Academic Event – Panel 3: The EU and the Western Balkans
The EU Foreign Policy as Mediation: The Case of Belgrade-Pristina Dialogue
Krenar Gashi, Ghent University, Belgium
Abstract: Krenar Gashi, Ghent University, Belgium and Vjosa Musliu, Ghent University, Belgium
Solving Problems in Europe’s Backyard – Prevent Democratic Backslide in the Western Balkans or Accept Dominance of Geopolitical Actors with Agendas Not Always Compatible with EU’s Visions of the Region
Zhidas Daskalovski, University of Kliment Ohridski, Macedonia
Enlargement champions point to the significant cost of non-enlargement in terms of the risk of a ‘vacuum’ building up that could rapidly be filled by other regional or extra-regional players. Various reasons, including the economic crisis, the EU’s dwindling attractiveness caused by the ever expanding accession conditions, and the declining levels of foreign direct investment in the region following the financial crisis and austerity measures, have opened up opportunities for other actors to engage with the Western Balkans, not just economically, but also politically and even strategically. In this sense, Russia and Turkey are more than keen to strengthen old regional ties and friendships. China and several Gulf states are relative newcomers to the region. Some several hundred jihadists from a number of Western Balkans countries, according to some estimates even thousands, have joined the extremist militia ISIS. Disaffected Albanian youth from Albania, Kosovo, Serbia and (FYR) Macedonia have joined ISIS, as well as Bosniaks from Serbia, Montenegro, and Bosnia and Herzegovina. The EU is no longer the only show in town.
Politicians in the Western Balkans have for a sustained period of time disagreed about the proper functioning of government institutions, engaged in fights for dominance, and taken a ‘winner takes all’ attitude at election times and beyond. Once a party wins elections, it ‘captures the state’, (mis)using public institutions and media to maximise its own influence and power ( ). Since there is no effectively functioning system of checks and balances, political parties use clientelistic networks to sustain their party support bases. Corruption and misuse of public resources are prevalent during election times and throughout the period when a party is in power.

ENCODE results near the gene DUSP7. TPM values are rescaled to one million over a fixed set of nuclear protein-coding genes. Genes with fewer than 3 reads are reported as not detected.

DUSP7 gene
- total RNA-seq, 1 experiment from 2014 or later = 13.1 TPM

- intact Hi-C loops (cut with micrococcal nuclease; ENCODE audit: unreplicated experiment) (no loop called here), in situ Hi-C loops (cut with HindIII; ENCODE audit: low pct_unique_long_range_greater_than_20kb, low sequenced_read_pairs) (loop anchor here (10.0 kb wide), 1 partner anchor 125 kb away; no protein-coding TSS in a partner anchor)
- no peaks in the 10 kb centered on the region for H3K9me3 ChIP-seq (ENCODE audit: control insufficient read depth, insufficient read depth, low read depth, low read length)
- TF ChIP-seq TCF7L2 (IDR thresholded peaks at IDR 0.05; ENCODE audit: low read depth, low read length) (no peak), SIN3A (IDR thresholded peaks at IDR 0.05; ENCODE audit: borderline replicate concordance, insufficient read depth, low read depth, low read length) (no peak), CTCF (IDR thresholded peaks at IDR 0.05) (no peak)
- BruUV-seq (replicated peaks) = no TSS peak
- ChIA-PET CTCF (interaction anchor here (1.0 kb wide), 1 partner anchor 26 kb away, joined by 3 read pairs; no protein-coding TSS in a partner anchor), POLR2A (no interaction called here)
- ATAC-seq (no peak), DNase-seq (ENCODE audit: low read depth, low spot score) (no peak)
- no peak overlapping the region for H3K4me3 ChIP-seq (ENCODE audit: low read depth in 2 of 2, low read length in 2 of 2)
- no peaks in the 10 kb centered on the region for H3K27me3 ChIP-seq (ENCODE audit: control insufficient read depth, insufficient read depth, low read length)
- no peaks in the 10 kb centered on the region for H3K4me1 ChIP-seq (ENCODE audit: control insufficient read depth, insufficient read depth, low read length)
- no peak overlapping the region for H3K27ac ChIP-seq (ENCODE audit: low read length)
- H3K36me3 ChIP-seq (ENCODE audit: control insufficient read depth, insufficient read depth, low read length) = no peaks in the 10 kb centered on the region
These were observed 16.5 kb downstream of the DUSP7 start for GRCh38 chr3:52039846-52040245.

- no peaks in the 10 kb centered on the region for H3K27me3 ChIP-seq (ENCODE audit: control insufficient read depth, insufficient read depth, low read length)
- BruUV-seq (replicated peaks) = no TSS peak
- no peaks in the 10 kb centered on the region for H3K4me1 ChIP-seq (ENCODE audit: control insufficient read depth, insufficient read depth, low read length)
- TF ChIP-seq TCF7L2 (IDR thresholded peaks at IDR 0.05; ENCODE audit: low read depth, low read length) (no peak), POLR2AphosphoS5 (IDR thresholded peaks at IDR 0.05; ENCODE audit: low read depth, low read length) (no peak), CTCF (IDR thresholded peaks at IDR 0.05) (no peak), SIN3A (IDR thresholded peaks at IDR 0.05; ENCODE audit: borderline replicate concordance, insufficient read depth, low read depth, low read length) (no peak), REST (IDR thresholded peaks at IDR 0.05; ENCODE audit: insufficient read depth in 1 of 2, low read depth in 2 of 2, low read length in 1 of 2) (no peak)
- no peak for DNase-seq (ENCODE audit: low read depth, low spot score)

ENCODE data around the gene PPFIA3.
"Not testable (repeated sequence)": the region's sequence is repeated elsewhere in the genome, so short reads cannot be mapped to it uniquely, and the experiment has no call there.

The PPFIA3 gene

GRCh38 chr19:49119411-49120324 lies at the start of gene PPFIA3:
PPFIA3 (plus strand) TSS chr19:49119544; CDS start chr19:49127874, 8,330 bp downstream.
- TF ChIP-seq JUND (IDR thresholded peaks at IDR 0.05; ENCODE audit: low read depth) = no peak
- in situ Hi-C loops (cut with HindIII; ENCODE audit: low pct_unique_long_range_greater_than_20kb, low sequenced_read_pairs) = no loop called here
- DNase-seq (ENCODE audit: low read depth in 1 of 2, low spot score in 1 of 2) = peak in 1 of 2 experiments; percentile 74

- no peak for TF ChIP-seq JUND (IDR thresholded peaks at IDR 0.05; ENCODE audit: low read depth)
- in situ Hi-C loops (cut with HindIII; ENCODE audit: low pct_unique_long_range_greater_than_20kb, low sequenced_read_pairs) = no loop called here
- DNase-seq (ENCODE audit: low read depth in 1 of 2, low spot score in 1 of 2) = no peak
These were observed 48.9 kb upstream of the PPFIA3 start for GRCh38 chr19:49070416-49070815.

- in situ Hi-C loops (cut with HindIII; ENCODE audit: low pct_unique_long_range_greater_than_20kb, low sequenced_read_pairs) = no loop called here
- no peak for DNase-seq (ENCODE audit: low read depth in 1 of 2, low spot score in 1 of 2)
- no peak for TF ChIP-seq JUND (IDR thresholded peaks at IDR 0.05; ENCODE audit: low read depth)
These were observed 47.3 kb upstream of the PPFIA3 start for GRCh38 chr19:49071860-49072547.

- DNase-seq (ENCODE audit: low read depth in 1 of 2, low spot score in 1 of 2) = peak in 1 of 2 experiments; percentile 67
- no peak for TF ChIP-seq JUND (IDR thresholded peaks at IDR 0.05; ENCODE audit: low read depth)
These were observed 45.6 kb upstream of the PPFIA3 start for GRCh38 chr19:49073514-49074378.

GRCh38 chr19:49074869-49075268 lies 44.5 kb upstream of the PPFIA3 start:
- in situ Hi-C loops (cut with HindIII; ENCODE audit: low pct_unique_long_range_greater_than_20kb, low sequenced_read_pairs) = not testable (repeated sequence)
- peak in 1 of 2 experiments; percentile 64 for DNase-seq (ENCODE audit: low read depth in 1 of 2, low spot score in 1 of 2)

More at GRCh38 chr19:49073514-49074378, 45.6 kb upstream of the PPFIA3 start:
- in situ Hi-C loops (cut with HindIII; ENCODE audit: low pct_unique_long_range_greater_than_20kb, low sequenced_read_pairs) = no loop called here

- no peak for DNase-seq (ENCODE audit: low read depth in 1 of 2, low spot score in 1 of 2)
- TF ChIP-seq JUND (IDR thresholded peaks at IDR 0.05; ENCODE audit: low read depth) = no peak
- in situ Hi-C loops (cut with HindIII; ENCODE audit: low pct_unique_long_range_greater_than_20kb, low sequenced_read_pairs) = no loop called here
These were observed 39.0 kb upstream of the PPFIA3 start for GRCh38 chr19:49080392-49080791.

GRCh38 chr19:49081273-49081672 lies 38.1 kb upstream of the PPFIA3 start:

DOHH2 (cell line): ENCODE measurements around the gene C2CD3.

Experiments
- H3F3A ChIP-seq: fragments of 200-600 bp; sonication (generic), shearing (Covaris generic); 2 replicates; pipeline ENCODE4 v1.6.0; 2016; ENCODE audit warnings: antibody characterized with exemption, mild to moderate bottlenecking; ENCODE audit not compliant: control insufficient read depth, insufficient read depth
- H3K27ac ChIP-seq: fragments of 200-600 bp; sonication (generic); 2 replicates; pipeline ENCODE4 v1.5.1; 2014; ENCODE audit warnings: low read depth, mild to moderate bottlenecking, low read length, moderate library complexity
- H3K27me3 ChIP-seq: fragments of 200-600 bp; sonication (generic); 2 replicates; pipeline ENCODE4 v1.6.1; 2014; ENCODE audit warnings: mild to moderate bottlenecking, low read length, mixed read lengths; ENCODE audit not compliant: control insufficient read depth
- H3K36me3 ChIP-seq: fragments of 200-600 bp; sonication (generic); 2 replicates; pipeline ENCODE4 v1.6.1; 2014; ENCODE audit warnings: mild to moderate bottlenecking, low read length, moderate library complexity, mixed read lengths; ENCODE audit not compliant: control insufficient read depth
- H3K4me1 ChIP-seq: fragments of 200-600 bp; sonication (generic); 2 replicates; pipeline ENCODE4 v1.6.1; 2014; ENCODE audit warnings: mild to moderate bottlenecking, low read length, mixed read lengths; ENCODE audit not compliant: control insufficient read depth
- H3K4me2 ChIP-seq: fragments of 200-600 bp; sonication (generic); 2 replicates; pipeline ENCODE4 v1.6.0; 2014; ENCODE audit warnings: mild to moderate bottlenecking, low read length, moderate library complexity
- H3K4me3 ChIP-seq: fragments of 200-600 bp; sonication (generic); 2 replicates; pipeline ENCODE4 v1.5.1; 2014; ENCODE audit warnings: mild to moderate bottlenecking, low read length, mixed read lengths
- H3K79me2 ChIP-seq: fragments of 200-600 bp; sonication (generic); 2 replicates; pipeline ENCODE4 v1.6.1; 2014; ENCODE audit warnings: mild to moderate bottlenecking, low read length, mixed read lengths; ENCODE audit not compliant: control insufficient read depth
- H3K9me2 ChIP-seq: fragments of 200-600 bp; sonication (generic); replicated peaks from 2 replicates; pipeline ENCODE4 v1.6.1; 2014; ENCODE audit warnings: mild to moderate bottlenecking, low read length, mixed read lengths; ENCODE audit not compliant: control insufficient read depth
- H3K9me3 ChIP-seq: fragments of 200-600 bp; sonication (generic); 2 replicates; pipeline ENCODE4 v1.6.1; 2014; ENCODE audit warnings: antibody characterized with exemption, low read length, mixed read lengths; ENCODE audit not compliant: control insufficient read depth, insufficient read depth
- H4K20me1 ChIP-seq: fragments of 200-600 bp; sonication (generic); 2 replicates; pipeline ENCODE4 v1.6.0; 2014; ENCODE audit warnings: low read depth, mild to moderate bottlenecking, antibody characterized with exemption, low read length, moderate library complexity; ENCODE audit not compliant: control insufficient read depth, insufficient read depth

Fully aware of this, opposition parties attempt to win power at all costs even if their behaviour damages the national interest. EU enlargement issues are placed on the table when it suits the interests of particular political parties in the Western Balkans. A negative EU progress report is interpreted as a media coup for the opposition. As a result, on the one hand there is minimal cooperation between government and opposition parties towards passing certain laws and regulations with a view to approximation to EU standards. On the other hand, support for EU reforms is often conditional on securing demands that serve short-term party interests. Threats and boycotts of parliament or elections or state institutions have been common in the region, most notably in Albania, (FYR) Macedonia, and Bosnia and Herzegovina. Montenegro has in effect seen no alternation of power, while in Serbia a concentration of power in the hands of Prime Minister Aleksandar Vučić is increasingly evident. As governments usurp democratic consolidation and the EU enlargement perspective of the Western Balkans stalls, public confidence in further EU enlargement has begun to wane. Since 2011, it has dropped from 85 % to 79 % in in Macedonia, and it has fallen from 72 % to 61% in Montenegro.
Organised crime, large-scale migration, or even the emergence of a new conflict, comprise potential threats to the security of Europe if the Western Balkans countries’ accession is postponed or frozen. From a strategic and geopolitical point of view, the Western Balkans and the EU need to recharge the EU enlargement process through a reinvigorated accession process and strategy. However, an enhanced impetus for reform from the side of the governments in the Western Balkans is a prerequisite for the success of any continuation of the enlargement process. However strategic and geopolitically important the region may be, EU membership will not be realised unless the countries concerned undertake the necessary reforms.